The only way for holding hands or “orans” to become a licit gesture is for one or both of them to be approved by 2/3 of the U.S. bishops, followed by “recognitio” by the Holy See.  These two required legislative steps have not happened, so Bp. Carlson has overstepped his authority in trying to “allow” both gestures.

    [You are mistaken, Chris of St. Mary’s, in relying on the fact that the GIRM does not EXPLICITLY forbid these gestures.  The GIRM also does not explicitly forbid “running in place,” standing on one’s head or on one foot, etc., during the Lord’s Prayer—but these gestures too are currently forbidden. Why?  Because the GIRM is PREscriptive, not PROscriptive.  It tells what to DO. It almost never tells what NOT to do, because the list would be endless!  Whatever the GIRM does not specifically allow or require is, ipso facto, not permitted.  Don’t feel bad, Chris.  COUNTLESS Catholics, including thousands of priests (even otherwise orthodox priests posting on blogs), have made the same error as you.]

    To be concluded below …

  • Concluded from above …

    Eric, your other error was in saying that Bp. Carlson now requires “kneeling during the Agnus Dei.”  You said that “the US GIRM default position is to stand.”  Actually, you made two mistakes.
    (1) Bp. Carlson does not require kneeling, but rather standing, “during the Agnus Dei.”
    (2) Standing is the REQUIRED posture “during the Agnus Dei.”  It is not just a “default” posture that is subject to modification.

    Perhaps you are confusing this with the posture to be taken after the END of the Agnus Dei.  In that case, the “default” posture (in the U.S.) is kneeling, but may be altered by the local bishop.  Here it is, from GIRM 43:  “… The faithful kneel after the Agnus Dei unless the Diocesan Bishop determines otherwise.”

    Bp. Carlson makes another error in regard to posture, though.  He requires standing during the entire reception of Holy Communion (“from the priest’s to the end of distribution to all in the assembly”), followed by sitting during the “sacred silence or song of praise after the distribution”.  Such attempts at rigidly enforcing standing or sitting, during this part of the Mass, have explicitly been forbidden by the Holy See—first, in the 1970s and second, a couple of years ago, when it was made clear that each member of the faithful is permitted to stand, sit, or kneel after receiving Communion, according to what he prefers for his spiritual benefit.  The Saginaw document is also wrong to refer to “distribution to all in the assembly,” since it is not likely that “all” ought to be receiving.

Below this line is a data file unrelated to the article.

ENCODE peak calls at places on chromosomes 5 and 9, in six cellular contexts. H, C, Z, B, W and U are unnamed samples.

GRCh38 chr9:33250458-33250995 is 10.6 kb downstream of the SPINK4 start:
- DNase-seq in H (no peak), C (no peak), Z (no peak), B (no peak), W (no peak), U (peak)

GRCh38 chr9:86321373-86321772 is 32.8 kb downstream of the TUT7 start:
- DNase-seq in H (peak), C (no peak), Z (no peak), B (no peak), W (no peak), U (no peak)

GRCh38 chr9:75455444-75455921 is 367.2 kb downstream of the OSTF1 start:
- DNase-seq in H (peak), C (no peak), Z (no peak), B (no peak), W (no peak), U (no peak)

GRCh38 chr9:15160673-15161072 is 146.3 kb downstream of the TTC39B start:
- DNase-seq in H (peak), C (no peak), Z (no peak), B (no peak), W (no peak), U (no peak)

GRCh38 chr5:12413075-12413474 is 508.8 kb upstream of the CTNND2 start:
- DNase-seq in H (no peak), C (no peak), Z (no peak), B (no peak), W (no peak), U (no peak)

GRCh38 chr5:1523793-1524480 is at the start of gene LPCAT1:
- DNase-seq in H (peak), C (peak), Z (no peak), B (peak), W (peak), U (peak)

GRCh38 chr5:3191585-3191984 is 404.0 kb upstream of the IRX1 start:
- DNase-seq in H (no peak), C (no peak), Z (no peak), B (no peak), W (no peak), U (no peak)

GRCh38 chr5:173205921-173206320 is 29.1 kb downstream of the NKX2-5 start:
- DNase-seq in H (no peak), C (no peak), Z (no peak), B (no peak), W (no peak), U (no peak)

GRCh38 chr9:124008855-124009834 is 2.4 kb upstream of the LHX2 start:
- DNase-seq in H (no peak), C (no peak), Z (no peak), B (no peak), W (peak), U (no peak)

Thanks, RC, for providing the words of the illicit, sacrilegious “blessing.”  I had been wondering what they were.

    You’re “guessin’” wrongly, in part, Aplman.  Although “orhodox Catholics” would have done some of the things you mentioned …
      (1) they would not have “knelt and prayed in reparation” (since kneeling would have been an illicit posture during the Final Blessing),
      (2) they would not have “walked out in protest” (since the Mass is not a place for protests, and since we are required to remain for the Dismissal),